What Do We Do When Something Goes Wrong? 

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If we want to forever be in charge of fixing the problems, then we should give lectures, orders, and consequences.

If we want others to take it on, then we should should call out the deviations from goals and coach people to solve the situations themselves.

 

In your corner,

Mike

PS: This is easy to forget. But we really don’t want to be in charge of all that stuff, ya?

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When We Can and Can’t Tell People What To Do

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There are only two times when we get to tell people what to do: in a true emergency or when they are not yet competent and confident in the task.

Every other time, we’re far better off (yes, even when we think we don’t have the time) to point out what’s new or how something is deviating from the desired goals and explore what they think they might do to address it.

 

In your corner,

Mike

PS: “I notice that the margin on this project is lower than normal. What might be some good next steps to correct it?” works far better than, “Call the vendor and get them to cut their price then tell the client we have to put through a change order!” One generates cooperation, the other generates resistance and waste.

 

Today’s photo credit: Mike Mills cc

Ask, Don’t Tell

Posted Leave a commentPosted in Leading, Sales and Influence, We=All Who Matter
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Tell me the answers, what I should do, what’s right, and you may get my grudging compliance. You certainly will be training me to distrust your motives and defend against your suggestions in the future.

But, dear leader, ask me what I think, help me explore options and my own motivation, then set aside your opinions and just plain old hear me, and you will spur me to inspired action, sustained success, and real loyalty.

Think about this the next time you catch yourself in the weeds, pushing, and wondering why they just don’t get it.

 

In your corner,

Mike

 

Today’s photo credit: Véronique Debord-Lazaro cc

Question Me, Please

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What is the difference between, “Do this,” and “How should we get this done?”

Tell me something or tell/ask me to do something and I will likely resist. Ask me an open-ended question, and you’ve engaged me. This is true for all of us because we respond fundamentally differently when asked questions versus being given statements and commands.

To find the best ideas, create the most excitement and alignment, gain commitment, and see results, what could be better than asking relevant, open-ended questions?

 

In your corner,

Mike

 

Today’s photo credit: Question Mark via photopin (license)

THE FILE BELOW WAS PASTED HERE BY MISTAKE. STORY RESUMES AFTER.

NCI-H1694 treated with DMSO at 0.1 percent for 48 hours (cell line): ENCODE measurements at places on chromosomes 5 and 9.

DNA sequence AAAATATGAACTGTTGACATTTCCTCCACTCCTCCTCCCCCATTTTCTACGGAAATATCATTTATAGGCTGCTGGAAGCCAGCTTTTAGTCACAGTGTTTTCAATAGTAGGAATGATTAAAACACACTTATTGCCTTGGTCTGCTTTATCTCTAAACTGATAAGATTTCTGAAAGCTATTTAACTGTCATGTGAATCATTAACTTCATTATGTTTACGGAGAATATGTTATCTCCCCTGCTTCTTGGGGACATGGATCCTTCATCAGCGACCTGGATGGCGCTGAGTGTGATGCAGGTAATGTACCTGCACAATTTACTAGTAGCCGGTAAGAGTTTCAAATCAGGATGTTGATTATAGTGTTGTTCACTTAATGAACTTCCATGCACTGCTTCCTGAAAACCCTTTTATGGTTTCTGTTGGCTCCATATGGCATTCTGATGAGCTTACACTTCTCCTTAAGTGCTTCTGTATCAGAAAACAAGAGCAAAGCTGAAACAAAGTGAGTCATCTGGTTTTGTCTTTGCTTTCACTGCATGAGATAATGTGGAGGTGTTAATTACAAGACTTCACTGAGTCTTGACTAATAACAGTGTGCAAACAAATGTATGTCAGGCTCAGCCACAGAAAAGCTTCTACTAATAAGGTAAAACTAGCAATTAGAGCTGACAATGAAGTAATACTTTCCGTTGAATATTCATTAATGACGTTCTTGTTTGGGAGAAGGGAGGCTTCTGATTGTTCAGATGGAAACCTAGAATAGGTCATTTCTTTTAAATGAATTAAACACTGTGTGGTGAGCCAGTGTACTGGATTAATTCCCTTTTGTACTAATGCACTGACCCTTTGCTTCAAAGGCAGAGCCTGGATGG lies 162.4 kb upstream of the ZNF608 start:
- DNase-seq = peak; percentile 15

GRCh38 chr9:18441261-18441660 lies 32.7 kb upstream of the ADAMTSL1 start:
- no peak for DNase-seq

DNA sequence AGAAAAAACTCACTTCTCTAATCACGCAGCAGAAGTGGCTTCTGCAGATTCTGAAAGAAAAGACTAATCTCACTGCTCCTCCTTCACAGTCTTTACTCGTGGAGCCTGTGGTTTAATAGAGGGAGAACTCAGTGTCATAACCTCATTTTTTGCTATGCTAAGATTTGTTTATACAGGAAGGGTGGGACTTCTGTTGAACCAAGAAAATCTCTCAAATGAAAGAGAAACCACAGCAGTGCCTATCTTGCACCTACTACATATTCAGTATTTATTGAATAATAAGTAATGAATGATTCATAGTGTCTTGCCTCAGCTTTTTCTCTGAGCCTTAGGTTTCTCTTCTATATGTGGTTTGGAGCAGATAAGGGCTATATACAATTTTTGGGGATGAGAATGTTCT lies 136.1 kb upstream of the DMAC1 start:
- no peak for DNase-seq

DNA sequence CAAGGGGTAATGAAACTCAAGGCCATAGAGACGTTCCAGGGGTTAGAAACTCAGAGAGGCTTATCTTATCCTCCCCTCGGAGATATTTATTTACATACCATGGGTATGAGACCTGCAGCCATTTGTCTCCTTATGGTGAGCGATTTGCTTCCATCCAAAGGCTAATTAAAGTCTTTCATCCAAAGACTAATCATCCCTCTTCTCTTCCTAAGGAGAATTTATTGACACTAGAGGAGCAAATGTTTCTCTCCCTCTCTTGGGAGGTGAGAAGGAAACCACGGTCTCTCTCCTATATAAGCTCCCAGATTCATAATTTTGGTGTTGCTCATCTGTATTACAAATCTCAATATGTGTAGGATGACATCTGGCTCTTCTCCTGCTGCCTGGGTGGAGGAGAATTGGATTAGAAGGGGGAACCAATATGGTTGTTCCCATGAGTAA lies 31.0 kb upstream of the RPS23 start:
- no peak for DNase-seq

Don’t Bother Making Your Case

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The best way to make our case is, oddly, not to make our case.

In leading, selling, and influencing, our first temptation is often to pitch. We want to explain to people what we want them to do or believe and why they should agree with us.

But we are all hard-wired to resist, defend, and counter such attempts, either actively or passively. So most of our telling and pitching will fail or at least slow things down.

Instead, let’s first hear them make their case. How do they see things? What’s working and what’s not? What would be great outcomes for them?

Once we’ve acknowledged and confirmed with them what we heard, they will be open to hearing our perspectives and to jointly creating solutions that work for us and them.

 

In your corner,

Mike

 

Today’s photo credit: thebarrowboy cc

Good Leaders Expose Rather Than Impose

Posted Leave a commentPosted in Do=Natural flow of action, Leading, We=All Who Matter
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Here is the fundamental conflict in leadership. People universally resist being told what to do. We, as leaders (with or without titles), feel we are on the hook so we regularly tell people what to do.

We can try various tactics to disguise our “telling” and they will have many creative ways to resist. Regardless, as long as we are telling, we get nowhere significant.

To make real progress, seek to expose rather than impose. Expose your thinking and motivations. Expose what would make a win for you and the organization. Expose how what they do contributes. And use curious, kind inquiry to expose their ideas, motivations, what would be a win for them, how they see it working out, and what they imagine are their next steps.

Collaboration and completion usually ensue.

In your corner,

Mike

mega

Statements and Questions

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Thinking we have to be strong–or at least to look strong or to look like we know something–we make statements. We make our case. We argue.

And we forget the power of good question. To see this phenomenon at its most dysfunctional, observe most any politician.

Leaders (whether we have that title or not) use both statements and questions. Statements are great for naming the elephant in the room and for reminding each other of our mission, our SweetSpot. Questions are great for deepening understanding, fostering trust, and creating win-win.

 

In your corner,

Mike

 

PS: Some really helpful questions include these: “What is true now?” “What do we want to be true in the future?” and “Why?”

 

Today’s photo credit: floeschie via photopin cc